Diabetes can affect the overall health of the circulatory system and is responsible for increasing the development of vascular diseases and conditions such as Arteriosclerosis/Atherosclerosis that can block the arteries and blood vessels supplying the brain. Stroke, also called a cerebrovascular accident, occurs when the blood supply to the brain is cut off or is almost completely blocked by a blood clot, plaque or a break in a blood vessel, cutting off the brains supply of oxygen and nutrients.
• Prior strokes or heart attacks
• Sickle cell anemia
• Carotid artery disease
• Atrial fibrillation
Since stroke is directly caused by arterial or blood vessel blockages, all of the factors and conditions that affect circulatory health listed in "How Diabetes Affect the Heart" section of this web site, can contribute to stroke as well.
Someone that has Arteriosclerosis/Atherosclerosis in the arteries that is impeding the blood supplying oxygen and nutrients to their brain may have sudden symptoms of stroke such as:
• A sudden numbness on one side of the body
• Paralysis or weakness in your arm or leg (particularly on one side of your body)
• A sudden weakness of, or drooping muscles in your face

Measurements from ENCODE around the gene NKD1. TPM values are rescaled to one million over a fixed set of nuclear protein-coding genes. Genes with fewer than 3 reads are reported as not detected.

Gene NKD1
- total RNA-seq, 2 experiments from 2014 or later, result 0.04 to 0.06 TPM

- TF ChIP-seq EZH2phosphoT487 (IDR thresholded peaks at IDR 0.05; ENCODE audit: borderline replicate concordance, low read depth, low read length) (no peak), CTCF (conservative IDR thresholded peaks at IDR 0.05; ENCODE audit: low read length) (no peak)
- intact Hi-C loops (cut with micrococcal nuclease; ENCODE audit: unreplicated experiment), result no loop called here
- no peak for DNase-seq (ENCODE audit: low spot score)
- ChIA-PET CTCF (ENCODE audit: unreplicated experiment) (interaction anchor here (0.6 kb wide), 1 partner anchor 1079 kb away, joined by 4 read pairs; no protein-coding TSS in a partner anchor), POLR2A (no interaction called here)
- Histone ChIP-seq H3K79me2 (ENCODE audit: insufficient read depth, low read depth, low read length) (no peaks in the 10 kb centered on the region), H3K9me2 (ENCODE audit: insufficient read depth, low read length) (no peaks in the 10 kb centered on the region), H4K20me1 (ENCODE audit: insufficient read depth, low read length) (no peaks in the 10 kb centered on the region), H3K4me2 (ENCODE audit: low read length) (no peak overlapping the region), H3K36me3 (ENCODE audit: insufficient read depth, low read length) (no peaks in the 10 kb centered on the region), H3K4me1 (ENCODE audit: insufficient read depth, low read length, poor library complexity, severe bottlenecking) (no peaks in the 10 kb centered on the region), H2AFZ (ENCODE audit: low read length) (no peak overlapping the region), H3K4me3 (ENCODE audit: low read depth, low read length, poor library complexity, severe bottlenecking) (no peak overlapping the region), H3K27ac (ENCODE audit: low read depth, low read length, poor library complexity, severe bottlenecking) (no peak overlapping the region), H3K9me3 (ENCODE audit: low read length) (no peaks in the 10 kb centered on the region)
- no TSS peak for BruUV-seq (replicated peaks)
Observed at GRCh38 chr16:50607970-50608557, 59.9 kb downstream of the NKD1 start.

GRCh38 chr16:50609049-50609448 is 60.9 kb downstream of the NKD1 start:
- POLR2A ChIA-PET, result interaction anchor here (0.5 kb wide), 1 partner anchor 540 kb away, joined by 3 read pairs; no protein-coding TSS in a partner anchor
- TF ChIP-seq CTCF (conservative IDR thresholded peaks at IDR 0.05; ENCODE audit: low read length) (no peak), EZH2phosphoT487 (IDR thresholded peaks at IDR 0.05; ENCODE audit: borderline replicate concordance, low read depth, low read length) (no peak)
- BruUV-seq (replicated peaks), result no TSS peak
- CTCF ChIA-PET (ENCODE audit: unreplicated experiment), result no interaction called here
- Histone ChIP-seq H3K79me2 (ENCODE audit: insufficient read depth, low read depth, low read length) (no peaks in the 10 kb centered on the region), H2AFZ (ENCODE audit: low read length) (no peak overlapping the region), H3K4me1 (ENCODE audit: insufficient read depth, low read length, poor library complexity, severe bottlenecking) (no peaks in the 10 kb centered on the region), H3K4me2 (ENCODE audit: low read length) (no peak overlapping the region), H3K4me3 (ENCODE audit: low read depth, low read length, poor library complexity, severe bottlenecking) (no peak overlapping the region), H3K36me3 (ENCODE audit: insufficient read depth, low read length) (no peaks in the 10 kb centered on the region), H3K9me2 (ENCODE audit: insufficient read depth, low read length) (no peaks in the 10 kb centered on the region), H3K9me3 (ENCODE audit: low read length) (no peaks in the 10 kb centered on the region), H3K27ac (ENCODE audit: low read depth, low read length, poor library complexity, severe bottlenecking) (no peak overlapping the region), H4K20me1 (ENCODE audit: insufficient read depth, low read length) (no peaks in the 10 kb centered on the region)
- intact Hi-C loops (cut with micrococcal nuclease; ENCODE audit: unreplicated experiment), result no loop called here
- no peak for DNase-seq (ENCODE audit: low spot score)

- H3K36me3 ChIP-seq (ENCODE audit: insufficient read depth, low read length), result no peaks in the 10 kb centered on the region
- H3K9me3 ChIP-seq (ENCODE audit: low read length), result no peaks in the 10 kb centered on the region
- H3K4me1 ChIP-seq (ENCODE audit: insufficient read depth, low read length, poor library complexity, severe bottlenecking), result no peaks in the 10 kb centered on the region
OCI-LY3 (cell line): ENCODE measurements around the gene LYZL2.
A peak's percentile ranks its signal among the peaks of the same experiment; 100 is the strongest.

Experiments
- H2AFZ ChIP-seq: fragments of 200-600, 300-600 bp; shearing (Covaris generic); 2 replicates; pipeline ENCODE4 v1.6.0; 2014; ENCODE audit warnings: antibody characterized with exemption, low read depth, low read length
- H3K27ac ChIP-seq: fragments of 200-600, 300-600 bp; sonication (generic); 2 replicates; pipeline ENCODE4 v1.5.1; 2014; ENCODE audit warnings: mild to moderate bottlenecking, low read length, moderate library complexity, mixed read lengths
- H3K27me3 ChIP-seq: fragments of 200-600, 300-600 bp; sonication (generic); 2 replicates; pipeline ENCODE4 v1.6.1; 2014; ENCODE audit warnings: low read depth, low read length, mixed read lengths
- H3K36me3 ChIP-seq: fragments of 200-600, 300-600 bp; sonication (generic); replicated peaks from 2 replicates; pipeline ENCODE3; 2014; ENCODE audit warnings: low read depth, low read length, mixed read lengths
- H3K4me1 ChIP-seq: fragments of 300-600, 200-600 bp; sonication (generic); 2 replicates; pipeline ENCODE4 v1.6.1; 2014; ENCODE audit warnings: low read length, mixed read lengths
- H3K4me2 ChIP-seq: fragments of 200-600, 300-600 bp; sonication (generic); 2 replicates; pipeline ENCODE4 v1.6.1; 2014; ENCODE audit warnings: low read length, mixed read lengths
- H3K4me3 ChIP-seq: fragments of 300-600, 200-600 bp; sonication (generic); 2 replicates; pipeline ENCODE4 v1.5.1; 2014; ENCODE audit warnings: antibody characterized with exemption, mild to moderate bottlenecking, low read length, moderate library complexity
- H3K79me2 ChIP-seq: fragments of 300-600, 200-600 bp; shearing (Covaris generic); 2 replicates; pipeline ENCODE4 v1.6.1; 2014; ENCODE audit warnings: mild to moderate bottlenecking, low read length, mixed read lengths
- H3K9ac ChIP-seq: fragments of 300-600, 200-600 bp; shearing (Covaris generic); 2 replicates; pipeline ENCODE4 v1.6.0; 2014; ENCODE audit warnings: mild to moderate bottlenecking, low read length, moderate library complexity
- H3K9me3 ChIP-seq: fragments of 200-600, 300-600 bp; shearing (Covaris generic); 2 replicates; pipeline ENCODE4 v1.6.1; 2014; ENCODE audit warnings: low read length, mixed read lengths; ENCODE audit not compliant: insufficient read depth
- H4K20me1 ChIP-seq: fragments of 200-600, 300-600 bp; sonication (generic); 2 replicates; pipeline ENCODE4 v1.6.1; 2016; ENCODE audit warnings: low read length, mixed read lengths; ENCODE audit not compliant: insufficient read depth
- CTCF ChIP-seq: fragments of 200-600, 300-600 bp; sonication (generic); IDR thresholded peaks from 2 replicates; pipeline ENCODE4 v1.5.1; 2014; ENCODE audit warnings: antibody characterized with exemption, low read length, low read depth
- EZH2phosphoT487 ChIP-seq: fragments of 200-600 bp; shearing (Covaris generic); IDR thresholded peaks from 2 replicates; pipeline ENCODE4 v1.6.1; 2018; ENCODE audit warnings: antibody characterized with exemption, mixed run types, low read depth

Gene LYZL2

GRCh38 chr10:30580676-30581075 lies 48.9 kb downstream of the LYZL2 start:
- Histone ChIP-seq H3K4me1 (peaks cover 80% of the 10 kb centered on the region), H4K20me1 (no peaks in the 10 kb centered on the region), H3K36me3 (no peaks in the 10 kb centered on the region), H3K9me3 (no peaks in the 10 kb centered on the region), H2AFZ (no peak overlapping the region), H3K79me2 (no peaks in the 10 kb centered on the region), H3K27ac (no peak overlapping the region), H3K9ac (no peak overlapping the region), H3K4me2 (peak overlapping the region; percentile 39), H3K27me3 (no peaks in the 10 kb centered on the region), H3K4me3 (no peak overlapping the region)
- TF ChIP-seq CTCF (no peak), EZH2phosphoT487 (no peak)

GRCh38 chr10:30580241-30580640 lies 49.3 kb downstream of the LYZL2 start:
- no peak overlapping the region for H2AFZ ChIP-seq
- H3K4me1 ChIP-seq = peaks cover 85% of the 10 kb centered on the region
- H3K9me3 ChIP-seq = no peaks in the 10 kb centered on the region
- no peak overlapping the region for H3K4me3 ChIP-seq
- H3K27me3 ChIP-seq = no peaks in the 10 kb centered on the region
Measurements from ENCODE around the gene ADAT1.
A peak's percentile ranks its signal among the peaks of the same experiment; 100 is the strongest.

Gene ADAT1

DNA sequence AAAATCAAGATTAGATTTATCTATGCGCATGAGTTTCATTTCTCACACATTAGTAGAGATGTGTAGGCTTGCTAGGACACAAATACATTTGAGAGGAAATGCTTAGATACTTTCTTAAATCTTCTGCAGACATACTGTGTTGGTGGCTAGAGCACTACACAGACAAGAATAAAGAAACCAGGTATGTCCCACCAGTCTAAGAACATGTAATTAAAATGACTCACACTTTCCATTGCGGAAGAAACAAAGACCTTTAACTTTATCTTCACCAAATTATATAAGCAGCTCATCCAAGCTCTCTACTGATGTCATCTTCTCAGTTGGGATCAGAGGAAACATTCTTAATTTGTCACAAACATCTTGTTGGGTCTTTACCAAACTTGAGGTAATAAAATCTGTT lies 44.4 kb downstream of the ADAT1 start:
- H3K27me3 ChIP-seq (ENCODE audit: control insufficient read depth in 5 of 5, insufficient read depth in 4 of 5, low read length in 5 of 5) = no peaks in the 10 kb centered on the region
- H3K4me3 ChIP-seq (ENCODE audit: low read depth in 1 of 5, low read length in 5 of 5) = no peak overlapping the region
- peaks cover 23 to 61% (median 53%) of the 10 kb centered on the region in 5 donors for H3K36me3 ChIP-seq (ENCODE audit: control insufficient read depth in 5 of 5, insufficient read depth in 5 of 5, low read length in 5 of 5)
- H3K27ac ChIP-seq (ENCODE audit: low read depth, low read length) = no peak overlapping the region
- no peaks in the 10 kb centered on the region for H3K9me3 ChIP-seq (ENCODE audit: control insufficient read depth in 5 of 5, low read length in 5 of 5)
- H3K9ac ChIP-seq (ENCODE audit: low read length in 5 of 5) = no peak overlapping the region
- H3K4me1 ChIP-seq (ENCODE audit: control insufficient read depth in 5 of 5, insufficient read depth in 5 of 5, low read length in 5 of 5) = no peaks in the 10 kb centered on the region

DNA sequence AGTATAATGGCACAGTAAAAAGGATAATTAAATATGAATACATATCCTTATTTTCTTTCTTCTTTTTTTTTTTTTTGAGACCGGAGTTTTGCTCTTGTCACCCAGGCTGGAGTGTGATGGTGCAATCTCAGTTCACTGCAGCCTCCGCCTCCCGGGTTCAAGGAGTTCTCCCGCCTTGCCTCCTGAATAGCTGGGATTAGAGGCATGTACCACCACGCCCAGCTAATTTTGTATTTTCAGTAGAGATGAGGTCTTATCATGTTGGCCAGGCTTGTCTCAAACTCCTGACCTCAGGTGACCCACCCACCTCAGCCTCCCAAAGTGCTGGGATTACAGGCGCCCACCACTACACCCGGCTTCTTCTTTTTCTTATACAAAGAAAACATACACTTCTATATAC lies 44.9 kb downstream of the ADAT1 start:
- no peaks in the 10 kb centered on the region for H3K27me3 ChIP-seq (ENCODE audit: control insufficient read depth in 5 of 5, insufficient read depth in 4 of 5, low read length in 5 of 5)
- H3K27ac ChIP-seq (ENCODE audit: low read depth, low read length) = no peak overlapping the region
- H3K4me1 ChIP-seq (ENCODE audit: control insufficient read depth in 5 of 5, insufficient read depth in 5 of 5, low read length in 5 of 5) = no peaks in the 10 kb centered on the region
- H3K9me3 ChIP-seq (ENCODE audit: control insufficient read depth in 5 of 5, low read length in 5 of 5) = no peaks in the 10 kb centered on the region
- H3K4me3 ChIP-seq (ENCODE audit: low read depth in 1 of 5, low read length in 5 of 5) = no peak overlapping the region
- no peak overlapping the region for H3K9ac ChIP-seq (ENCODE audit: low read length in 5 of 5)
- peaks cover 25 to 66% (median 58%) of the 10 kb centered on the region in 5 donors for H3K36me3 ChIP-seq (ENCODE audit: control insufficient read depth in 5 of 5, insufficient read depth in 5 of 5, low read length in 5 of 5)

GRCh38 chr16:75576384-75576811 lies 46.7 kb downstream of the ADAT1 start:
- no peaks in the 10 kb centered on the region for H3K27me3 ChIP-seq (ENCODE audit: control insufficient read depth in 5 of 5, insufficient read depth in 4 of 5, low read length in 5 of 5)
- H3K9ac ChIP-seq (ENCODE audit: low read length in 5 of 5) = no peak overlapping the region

• Sudden difficulty in walking
• Sudden confusion
• Sudden dizziness, loss of balance or coordination
• A sudden excruciating headache with no known cause
• Trouble speaking (aphasia), slurred speech or inability to understand what someone is saying
• A Sudden difficulty seeing or loss of vision (particularly in one eye) or a dimness, blurred, blackened or double vision in one or both eyes
Most people have little or no warning of a stroke, but a condition called "a transient ischemic attack" or (TIA) can occur that is one possible sign that a full blown stroke is impending. A transient ischemic attack is a brief interuption in blood circulation to your brain that lasts anywhere from a few minutes to twenty four hours with the same symptoms of a stroke, but does not appear to cause any permanent effects.